Julia Casadonte explains her decision to forgo traditional pain killers during labor
As her daughter arrived Monday and the pain rose sharply, Julia Casadonte found relief from an easygoing painkiller best-known to dental patients and jam-band fans: nitrous oxide.
Over six or seven hours, the new Raleigh mother took roughly 50 breaths from a tank of the substance sometimes called laughing gas. It marked a first for Rex Hospital and for Wake County.
Far milder than an epidural, the gas lasts only about 30 seconds and is self-administered, meaning a mother fits a mask over her face when the miracle of life grows too harsh to bear.
“It kind of takes the edge off,” said Casadonte, 30. “It’s a little of a lightheaded feeling, more mental than physical.”
Rex is the first Wake County hospital with labor aided by nitrous oxide. Prior to Monday, gas in the Triangle had been used only in academic medical centers such as UNC Hospitals, which has offered it for about a year.
But outside the United States, nitrous oxide stands as the most popular analgesic, said Dr. Kirk Matthews, a Raleigh obstetrician-gynecologist. In Europe, 80 percent of hospitals use it. But because it offers only a temporary reprieve, it hasn’t gained popularity here until recently.
“American patients have always looked for more complete pain control,” he said.
The gas has a long history as a recreational drug, dating to the late 18th century, when medical students would test its giddy effects, leading to “laughing gas” parties popular among the upper class. English poet Samuel Taylor Coleridge experimented with it, likening the experience to “returning from the snow into a warm room.”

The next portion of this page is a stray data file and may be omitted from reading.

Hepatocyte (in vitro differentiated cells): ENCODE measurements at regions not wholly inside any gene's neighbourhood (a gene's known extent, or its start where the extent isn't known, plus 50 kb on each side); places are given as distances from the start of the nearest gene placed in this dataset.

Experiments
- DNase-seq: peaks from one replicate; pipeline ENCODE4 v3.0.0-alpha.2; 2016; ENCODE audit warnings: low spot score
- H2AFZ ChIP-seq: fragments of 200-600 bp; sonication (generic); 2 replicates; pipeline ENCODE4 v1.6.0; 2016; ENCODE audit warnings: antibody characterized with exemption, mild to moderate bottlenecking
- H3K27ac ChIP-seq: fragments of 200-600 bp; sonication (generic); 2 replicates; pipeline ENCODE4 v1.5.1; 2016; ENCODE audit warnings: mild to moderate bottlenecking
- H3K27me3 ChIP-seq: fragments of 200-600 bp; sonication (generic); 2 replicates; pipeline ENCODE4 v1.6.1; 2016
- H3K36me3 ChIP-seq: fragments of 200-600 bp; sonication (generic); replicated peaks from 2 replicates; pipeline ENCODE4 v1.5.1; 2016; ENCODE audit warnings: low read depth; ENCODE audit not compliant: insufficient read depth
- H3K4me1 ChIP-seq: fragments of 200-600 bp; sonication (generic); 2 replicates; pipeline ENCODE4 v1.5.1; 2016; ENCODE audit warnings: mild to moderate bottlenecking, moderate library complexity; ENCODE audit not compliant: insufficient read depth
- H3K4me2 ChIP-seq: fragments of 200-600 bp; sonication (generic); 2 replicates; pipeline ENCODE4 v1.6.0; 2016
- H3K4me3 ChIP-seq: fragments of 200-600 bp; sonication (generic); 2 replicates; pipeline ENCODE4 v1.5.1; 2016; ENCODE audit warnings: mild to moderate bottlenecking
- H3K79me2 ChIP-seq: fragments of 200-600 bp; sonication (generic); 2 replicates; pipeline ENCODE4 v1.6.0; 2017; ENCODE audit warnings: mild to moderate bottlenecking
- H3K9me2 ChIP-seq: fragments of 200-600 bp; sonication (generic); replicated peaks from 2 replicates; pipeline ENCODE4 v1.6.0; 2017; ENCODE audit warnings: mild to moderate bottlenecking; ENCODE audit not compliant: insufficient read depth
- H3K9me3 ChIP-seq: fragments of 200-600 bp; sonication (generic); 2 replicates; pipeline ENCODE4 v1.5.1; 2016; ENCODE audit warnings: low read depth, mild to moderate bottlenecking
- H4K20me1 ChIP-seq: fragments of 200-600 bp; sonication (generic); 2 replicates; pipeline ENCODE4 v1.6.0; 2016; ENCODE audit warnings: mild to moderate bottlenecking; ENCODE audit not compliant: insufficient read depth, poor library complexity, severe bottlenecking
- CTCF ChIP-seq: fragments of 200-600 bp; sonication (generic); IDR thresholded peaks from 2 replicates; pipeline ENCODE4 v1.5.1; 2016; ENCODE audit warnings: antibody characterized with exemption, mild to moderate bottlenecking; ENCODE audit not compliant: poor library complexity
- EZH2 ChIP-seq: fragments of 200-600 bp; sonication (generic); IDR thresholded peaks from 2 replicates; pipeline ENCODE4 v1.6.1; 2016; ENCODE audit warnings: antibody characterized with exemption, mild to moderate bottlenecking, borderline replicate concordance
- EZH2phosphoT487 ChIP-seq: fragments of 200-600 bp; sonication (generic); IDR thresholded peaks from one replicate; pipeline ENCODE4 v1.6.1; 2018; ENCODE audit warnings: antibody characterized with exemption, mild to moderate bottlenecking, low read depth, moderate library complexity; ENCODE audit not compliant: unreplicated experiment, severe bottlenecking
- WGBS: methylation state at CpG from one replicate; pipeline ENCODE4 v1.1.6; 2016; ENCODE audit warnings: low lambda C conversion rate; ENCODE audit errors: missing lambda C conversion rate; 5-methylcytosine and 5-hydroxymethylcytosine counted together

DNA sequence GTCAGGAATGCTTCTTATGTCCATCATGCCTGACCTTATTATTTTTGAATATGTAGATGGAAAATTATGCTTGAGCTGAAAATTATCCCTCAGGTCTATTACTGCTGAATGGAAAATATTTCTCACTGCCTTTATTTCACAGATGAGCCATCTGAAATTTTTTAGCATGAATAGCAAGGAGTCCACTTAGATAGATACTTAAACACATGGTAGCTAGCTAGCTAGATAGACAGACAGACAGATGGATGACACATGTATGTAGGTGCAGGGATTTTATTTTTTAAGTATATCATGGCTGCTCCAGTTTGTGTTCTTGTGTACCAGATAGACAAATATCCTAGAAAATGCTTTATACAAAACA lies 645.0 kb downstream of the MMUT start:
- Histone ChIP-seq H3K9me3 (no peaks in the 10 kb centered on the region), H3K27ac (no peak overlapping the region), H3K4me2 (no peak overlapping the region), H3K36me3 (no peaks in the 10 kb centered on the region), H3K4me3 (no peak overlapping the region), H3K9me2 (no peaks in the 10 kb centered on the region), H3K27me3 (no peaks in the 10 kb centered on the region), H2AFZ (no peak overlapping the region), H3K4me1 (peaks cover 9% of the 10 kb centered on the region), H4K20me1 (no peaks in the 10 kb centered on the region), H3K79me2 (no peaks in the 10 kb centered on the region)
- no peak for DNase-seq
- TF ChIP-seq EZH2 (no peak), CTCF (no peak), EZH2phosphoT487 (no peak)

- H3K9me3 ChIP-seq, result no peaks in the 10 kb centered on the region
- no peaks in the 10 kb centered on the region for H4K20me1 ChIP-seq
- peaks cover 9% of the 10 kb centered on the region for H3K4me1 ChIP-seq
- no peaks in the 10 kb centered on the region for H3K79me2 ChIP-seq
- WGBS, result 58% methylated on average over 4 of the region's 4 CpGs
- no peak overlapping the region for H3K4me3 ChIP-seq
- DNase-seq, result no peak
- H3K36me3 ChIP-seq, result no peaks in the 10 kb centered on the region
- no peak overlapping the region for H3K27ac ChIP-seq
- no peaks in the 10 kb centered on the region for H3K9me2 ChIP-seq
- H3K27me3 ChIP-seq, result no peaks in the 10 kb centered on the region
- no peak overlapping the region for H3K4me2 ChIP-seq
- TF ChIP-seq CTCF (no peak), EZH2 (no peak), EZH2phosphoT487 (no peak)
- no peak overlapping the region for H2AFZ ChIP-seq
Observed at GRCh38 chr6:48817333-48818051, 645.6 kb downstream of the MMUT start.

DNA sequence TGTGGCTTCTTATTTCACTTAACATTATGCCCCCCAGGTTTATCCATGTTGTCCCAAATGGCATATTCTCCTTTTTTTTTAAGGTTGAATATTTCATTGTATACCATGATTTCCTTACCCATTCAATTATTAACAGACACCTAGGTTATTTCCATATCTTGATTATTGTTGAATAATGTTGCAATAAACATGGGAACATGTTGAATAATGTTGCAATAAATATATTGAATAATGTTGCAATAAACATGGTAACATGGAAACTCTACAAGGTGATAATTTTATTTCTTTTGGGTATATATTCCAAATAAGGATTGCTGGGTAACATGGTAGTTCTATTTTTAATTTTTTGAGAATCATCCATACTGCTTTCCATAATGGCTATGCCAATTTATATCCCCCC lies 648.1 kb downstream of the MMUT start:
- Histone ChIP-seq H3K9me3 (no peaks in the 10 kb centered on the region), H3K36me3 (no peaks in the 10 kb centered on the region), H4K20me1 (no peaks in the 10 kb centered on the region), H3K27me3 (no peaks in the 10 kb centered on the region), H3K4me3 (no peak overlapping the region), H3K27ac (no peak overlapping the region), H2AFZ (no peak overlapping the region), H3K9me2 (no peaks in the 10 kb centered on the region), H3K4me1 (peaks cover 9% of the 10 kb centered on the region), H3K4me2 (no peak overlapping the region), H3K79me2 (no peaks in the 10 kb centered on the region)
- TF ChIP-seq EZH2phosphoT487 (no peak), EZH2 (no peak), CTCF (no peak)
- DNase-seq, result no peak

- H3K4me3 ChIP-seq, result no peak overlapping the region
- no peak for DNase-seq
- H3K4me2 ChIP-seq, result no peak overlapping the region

Samuel Colt, famed revolver inventor, once toured the country giving doses to paying crowds. Nitrous oxide remains a staple drug at rock shows, having led to 12 arrests at a Phish concert earlier this month.
It has nearly as long a history in dentistry. In 1844, New England dentist Horace Wells first tested it on himself while having a tooth pulled by a traveling circus performer, then, having felt nothing, tried it out on his patients.
But the experience is much different for a birthing mother, Matthews said. The dosage comes in a quick breath rather than a continuous flow, and the inhaled gas is half oxygen.
It is ideal, he said, for mothers who want to avoid an epidural or hold off on the procedure until later in labor.
Coming into her own labor, Casadonte wanted an experience that was milder and more natural than an epidural would create, but not necessarily drug-free altogether. Nitrous oxide seemed like a good half measure that would allow her to walk and move her baby into position.
She arrived at Rex at 4 a.m. Monday and started the nitrous about three hours later.
“I really liked it,” she said. “It helped me get through seven hours of labor.”
“When you put the mask down,” said her husband, Chase, “within five seconds you were back to completely lucid.”
Her labor took 12 hours, and she opted for an epidural about three-quarters of the way through. At the end came Lucy – 8 pounds, 14 ounces – named for a Beatles song like her mother.
And once that happened, Casadonte wasn’t thinking about being the first nitrous oxide patient. She was focused on her first child.
Josh Shaffer: email@example.com or 919-829-4818